You’ve done just about everything you can do. You scouted the fields and learned where the birds are and want to be. You set up well before sunrise and have your dekes nailed as far as positioning. You’re in your blind and totally concealed. You are cocked, locked and ready to rock. The sun peeks over the horizon, and the geese are in the air.
And they aren’t coming your way.
Ever been that guy? Me too. I had the flocks pegged as far as where they were going, only to have them go to a neighbor’s field. Here are a few common scenarios and a few things you can do to salvage things and maybe find a little redemption.
Scenario #1: The geese don’t like your spread and hold off just out of range. They want to be in the field, but go to another instead because of whatever it is that you can’t quite see. This is a situation I often refer to as “biting the bullet.”
Solution: Why I call this biting the bullet is because you’re going to have to do just that and change the whole spread and possibly your location, and you’re going to have to be quick. If you’re calling, call less and switch calls. Swap around the dekes and move a little. The worst thing to do is just sit there and hope it gets better. If I have two or three flocks come and give me the stink eye, I’m hauling butt to change things before the next flock arrives. Don’t be afraid to change — it beats getting skunked.
Scenario #2: Interception! You’ve set up well, but another hunting party has set up between you and the birds and is shooting at the flock that was headed your way. I used to have this happen a lot. There was a guy running a guiding business in our area and he wanted my fields badly. When he couldn’t get them, he started setting up right off the roost ponds and would pass-shoot the snot out of the birds as they jumped up in the morning. He didn’t win a lot of friends doing this and quickly went out of business.
Solution: This is a tough one. You now have shot-at birds that you’re trying to call in. What ended up working the best for me was to increase the amount of decoys, call softly and let the first few birds land. It took a lot of restraint to do this, but we noticed that as the birds were coming into our dekes, we could hear shots coming from the other guy, so we knew more birds should be coming. We let the first few birds go and quietly waited for the rest to show. Here is the key. After doing this for a morning or two, we then dramatically reduced the number of decoys and repositioned in the field. The attempt was to try not to educate every goose in the area, yet still get in a few good hunts.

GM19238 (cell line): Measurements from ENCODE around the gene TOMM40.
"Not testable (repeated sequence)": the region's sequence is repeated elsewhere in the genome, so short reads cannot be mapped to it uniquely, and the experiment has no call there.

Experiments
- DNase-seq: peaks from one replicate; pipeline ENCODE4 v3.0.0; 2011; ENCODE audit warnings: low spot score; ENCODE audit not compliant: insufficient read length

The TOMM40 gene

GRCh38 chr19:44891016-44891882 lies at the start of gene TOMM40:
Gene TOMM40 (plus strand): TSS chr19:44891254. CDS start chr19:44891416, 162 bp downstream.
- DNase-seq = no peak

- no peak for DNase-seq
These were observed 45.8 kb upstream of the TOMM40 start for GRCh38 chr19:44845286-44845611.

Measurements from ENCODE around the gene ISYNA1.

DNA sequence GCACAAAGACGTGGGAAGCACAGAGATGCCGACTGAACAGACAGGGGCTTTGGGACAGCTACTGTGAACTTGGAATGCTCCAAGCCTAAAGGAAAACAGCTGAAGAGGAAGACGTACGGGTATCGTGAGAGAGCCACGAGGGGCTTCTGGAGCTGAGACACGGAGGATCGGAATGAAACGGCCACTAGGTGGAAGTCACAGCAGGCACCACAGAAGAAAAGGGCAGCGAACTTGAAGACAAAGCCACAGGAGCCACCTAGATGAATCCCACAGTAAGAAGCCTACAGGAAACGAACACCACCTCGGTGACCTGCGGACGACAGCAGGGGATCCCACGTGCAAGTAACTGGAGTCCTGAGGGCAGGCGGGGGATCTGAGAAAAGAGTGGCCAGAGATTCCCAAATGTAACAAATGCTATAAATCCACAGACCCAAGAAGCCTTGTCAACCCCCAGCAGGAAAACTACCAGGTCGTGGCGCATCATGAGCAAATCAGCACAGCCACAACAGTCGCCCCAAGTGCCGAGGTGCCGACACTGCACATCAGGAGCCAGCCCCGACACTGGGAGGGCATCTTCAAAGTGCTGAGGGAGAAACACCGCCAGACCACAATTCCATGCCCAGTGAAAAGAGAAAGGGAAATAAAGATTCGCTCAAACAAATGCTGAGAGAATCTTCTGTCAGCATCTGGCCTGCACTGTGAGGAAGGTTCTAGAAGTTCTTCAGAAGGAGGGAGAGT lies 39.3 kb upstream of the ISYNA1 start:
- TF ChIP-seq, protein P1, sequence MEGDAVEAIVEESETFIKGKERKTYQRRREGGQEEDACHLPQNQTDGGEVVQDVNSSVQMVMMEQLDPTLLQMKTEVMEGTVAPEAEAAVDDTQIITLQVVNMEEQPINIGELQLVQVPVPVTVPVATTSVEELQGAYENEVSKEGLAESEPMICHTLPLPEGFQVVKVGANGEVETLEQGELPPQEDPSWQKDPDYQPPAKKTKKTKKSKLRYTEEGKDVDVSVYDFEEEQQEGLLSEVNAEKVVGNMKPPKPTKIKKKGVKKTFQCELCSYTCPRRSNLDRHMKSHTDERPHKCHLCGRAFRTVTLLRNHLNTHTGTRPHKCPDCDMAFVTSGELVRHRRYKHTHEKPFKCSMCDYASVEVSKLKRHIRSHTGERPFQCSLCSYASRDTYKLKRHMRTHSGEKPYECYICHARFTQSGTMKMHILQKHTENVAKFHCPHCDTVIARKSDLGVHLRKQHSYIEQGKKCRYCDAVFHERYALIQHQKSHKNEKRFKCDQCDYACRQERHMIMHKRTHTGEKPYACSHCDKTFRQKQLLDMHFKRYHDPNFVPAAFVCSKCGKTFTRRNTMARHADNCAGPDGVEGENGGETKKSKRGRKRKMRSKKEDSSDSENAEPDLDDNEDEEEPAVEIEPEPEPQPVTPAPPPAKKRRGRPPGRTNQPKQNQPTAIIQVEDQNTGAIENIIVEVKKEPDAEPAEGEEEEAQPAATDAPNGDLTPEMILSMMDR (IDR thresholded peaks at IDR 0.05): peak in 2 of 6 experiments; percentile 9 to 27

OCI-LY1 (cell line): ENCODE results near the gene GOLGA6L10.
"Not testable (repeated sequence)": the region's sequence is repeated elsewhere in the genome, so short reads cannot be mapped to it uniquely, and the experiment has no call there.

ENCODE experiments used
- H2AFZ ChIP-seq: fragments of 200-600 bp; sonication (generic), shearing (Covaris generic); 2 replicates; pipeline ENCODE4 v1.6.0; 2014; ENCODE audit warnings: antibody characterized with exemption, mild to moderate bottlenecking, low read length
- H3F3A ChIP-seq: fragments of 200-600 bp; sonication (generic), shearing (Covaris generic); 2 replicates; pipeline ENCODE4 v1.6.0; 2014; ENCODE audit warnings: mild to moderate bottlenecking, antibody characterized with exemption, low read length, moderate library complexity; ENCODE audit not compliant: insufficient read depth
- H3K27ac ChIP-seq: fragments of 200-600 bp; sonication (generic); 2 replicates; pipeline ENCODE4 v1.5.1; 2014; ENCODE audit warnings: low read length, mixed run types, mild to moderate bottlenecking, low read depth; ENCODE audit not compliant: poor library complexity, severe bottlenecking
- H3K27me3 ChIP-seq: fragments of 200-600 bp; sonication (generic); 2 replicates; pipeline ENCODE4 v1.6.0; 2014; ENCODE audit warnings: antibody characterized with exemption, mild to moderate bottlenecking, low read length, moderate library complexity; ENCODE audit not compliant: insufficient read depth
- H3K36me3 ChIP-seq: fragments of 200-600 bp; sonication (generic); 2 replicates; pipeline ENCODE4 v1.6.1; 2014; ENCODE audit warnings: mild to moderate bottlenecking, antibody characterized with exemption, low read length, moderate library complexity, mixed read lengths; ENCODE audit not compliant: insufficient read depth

Scenario #3: The Hail Mary… You’ve been hunting hard and had some luck. The birds have all flown and are all feeding now, but you didn’t fill your limit.
Solution: Unless breakfast is calling really loudly, or you have to go to work or something equally dreadful, here is something to try. Switch up your spread again. Give the returning birds something new to look at as they fly back to the roost. I have had great success, and this is a limited great success, by using the sleeper heads for my dekes and using fewer decoys than earlier that morning.
Good shell decoys work well here. Try the Final Approach Last Pass Field Honkers goose decoys with half of them topped with sleeper heads. The FA Brand shells have flocked heads and tails and look amazing in the field. I also call less and switch to a mellow sounding call. The aggressive calls of the morning are replaced by soft honks and clucks. I basically try to emulate the calls I hear when the geese are back on the roost and are settled down. I also move my spread out to a higher spot in the field and away from where I was hunting. Camo and layout blinds are vital, as the geese coming over have to be very confident in what they see.
Here’s the sticker on the Hail Mary — you’re not going to clean up on them. You’re going to maybe get some passing shots if you’ve done things right. This might result in picking up one or two birds. But then, that might fill out your daily bag. And it sure beats going home and mowing the lawn, raking leaves or just about anything else.